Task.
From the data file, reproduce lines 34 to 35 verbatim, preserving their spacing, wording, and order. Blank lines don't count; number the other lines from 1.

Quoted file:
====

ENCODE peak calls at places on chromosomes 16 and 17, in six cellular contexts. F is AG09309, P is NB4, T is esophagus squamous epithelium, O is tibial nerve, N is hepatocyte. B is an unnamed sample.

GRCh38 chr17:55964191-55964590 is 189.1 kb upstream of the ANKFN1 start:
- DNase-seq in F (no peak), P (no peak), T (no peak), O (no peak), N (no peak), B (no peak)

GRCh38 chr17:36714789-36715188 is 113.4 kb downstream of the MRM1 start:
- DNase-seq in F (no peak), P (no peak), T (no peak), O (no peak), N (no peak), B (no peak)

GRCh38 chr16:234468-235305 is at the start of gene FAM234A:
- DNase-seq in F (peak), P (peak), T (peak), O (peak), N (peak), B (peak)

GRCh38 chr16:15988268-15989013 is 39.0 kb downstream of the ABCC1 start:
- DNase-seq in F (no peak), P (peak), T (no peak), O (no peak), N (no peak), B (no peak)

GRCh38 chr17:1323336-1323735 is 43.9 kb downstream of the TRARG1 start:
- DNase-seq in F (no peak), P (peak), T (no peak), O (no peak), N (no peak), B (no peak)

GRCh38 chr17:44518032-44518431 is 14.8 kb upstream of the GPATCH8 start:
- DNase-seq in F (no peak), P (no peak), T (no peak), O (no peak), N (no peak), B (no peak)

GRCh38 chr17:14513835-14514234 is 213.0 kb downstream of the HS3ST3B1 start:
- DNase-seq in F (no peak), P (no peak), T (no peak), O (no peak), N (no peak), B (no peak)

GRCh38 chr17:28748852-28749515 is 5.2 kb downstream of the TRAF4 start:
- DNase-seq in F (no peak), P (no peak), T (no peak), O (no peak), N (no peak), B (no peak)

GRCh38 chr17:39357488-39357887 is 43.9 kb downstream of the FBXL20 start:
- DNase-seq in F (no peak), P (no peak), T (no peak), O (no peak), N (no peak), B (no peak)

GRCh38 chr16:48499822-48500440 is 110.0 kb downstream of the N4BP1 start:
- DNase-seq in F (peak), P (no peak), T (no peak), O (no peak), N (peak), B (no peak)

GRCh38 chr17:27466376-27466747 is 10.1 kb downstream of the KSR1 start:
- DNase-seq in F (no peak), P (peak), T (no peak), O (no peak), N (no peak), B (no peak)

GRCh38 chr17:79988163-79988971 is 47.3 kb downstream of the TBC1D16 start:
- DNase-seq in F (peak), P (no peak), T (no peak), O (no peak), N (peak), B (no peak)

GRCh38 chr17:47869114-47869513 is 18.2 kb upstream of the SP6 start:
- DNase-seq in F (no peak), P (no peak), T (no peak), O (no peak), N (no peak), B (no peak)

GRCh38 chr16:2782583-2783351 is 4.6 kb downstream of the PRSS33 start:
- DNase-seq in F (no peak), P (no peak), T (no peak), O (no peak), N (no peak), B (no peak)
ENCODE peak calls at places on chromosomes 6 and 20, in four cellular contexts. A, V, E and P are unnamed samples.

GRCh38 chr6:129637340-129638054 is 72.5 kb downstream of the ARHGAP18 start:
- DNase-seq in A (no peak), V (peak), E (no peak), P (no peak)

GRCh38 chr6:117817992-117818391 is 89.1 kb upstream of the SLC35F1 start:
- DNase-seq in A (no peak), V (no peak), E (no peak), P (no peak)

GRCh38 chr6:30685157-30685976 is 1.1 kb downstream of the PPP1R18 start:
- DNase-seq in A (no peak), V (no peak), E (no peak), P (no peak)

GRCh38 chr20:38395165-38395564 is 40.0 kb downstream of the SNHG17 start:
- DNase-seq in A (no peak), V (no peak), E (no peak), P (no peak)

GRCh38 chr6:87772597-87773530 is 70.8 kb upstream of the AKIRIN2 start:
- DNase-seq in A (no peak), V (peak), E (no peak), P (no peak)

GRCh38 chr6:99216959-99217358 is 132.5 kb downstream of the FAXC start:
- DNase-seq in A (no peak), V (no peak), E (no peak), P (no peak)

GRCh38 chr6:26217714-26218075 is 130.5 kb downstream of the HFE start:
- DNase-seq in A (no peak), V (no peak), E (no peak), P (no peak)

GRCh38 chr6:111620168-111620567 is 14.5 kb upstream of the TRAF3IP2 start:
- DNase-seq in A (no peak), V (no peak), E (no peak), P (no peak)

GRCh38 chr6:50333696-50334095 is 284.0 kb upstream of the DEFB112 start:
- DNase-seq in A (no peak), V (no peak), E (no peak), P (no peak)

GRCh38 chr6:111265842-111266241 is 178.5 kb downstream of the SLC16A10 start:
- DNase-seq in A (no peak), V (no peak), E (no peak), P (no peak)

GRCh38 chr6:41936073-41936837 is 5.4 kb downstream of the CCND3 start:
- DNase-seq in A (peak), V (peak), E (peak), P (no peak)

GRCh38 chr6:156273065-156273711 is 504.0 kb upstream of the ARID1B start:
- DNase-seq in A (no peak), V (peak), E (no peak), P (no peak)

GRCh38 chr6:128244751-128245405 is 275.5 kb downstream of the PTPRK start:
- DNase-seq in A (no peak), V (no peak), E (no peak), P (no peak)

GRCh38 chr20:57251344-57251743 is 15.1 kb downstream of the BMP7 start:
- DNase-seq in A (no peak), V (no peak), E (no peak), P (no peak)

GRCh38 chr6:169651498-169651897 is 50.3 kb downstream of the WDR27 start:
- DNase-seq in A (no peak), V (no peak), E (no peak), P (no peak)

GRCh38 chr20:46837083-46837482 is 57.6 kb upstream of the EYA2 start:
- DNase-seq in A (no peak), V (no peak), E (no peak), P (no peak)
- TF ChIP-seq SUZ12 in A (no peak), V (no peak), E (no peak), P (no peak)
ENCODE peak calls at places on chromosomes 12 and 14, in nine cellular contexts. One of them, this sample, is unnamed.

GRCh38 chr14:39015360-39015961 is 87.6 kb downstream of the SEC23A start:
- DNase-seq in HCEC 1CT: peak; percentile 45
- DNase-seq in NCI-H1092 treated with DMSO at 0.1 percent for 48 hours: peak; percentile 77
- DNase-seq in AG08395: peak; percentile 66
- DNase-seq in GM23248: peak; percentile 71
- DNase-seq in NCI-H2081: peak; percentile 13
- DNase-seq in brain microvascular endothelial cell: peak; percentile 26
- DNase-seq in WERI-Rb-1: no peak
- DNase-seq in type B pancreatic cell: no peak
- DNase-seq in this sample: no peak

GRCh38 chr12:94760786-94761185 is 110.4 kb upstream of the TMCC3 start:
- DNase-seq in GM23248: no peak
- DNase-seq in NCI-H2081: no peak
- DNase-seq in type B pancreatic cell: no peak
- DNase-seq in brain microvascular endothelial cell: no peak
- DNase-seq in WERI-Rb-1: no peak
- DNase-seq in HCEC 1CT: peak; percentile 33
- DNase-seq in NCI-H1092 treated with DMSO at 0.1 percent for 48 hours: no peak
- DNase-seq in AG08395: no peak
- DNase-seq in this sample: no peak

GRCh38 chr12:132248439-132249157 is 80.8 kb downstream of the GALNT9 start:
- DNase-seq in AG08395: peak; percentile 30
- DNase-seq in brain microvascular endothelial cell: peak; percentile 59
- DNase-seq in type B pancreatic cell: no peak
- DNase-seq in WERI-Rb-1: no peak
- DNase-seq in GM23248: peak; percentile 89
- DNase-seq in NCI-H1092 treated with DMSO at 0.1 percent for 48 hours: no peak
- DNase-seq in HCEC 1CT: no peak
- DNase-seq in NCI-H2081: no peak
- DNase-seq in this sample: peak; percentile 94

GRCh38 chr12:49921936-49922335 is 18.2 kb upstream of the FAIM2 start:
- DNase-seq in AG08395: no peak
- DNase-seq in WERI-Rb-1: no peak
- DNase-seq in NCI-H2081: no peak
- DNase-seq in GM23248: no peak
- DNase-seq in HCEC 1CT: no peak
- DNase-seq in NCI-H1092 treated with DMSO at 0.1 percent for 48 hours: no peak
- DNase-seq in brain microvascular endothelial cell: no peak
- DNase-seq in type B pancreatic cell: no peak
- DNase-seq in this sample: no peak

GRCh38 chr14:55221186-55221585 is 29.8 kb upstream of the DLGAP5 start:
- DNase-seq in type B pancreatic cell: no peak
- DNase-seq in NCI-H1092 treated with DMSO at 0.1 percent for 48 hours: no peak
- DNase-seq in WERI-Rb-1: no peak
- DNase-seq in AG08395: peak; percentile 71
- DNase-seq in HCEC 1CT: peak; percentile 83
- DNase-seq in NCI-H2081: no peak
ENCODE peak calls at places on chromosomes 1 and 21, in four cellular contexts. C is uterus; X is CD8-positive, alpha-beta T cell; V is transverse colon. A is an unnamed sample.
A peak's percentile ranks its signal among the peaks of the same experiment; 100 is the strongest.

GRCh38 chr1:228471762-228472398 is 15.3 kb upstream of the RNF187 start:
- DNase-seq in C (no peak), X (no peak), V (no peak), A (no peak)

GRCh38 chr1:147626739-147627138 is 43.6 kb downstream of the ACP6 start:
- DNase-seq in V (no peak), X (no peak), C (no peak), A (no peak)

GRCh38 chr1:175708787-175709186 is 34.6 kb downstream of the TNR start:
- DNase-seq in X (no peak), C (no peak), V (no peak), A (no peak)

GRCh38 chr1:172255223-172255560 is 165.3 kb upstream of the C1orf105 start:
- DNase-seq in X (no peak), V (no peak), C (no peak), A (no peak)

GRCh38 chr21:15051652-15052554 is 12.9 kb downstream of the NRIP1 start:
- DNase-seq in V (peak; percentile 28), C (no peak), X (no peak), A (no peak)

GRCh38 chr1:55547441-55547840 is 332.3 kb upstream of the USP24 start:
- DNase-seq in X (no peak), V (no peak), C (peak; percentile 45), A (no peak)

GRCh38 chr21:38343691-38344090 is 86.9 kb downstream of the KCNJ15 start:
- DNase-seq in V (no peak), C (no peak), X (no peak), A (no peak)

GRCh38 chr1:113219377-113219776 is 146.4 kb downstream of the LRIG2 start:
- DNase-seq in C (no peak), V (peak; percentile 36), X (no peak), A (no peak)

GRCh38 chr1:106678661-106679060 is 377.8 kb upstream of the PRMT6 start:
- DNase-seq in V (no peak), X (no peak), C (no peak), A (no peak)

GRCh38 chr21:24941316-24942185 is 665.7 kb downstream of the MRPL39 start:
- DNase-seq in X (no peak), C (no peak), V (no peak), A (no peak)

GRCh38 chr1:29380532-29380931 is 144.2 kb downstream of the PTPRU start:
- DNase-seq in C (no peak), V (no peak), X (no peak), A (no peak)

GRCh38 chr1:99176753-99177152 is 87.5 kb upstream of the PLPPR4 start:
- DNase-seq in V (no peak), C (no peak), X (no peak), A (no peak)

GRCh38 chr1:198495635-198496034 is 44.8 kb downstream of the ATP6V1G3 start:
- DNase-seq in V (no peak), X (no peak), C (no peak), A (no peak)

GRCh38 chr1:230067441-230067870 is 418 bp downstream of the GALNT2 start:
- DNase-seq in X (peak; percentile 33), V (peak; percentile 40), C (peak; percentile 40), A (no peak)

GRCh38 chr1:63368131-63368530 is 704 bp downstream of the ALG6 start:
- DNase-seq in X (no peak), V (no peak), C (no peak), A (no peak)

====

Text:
- DNase-seq in A (no peak), V (no peak), E (no peak), P (no peak)

GRCh38 chr6:30685157-30685976 is 1.1 kb downstream of the PPP1R18 start: